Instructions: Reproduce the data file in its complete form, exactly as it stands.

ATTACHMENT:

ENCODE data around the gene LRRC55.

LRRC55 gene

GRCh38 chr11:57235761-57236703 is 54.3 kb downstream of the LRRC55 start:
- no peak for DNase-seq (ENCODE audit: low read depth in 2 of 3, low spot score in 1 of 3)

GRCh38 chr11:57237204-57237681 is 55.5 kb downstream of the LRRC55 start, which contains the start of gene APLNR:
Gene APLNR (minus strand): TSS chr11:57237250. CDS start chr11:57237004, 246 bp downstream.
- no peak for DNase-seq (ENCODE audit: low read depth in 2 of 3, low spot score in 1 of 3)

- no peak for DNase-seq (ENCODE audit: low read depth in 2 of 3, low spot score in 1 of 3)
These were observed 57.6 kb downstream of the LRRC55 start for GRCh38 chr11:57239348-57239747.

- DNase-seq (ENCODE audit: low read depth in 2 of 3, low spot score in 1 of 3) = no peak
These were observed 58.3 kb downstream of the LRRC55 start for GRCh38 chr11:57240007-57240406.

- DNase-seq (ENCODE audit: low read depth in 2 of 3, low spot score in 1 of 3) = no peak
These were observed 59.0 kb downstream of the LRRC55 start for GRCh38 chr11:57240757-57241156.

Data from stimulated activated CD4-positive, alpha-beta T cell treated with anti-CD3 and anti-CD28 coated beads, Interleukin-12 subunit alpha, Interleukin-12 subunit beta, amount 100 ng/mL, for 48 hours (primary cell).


ENCODE data around the gene LRRC55.

LRRC55 gene

GRCh38 chr11:57235761-57236703 is 54.3 kb downstream of the LRRC55 start:
- no peak for DNase-seq (ENCODE audit: low read depth in 2 of 3, low spot score in 1 of 3)

GRCh38 chr11:57237204-57237681 is 55.5 kb downstream of the LRRC55 start, which contains the start of gene APLNR:
Gene APLNR (minus strand): TSS chr11:57237250. CDS start chr11:57237004, 246 bp downstream.
- no peak for DNase-seq (ENCODE audit: low read depth in 2 of 3, low spot score in 1 of 3)

- no peak for DNase-seq (ENCODE audit: low read depth in 2 of 3, low spot score in 1 of 3)
These were observed 57.6 kb downstream of the LRRC55 start for GRCh38 chr11:57239348-57239747.

- DNase-seq (ENCODE audit: low read depth in 2 of 3, low spot score in 1 of 3) = no peak
These were observed 58.3 kb downstream of the LRRC55 start for GRCh38 chr11:57240007-57240406.

- DNase-seq (ENCODE audit: low read depth in 2 of 3, low spot score in 1 of 3) = no peak
These were observed 59.0 kb downstream of the LRRC55 start for GRCh38 chr11:57240757-57241156.

Data from stimulated activated CD4-positive, alpha-beta T cell treated with anti-CD3 and anti-CD28 coated beads, Interleukin-12 subunit alpha, Interleukin-12 subunit beta, amount 100 ng/mL, for 48 hours (primary cell).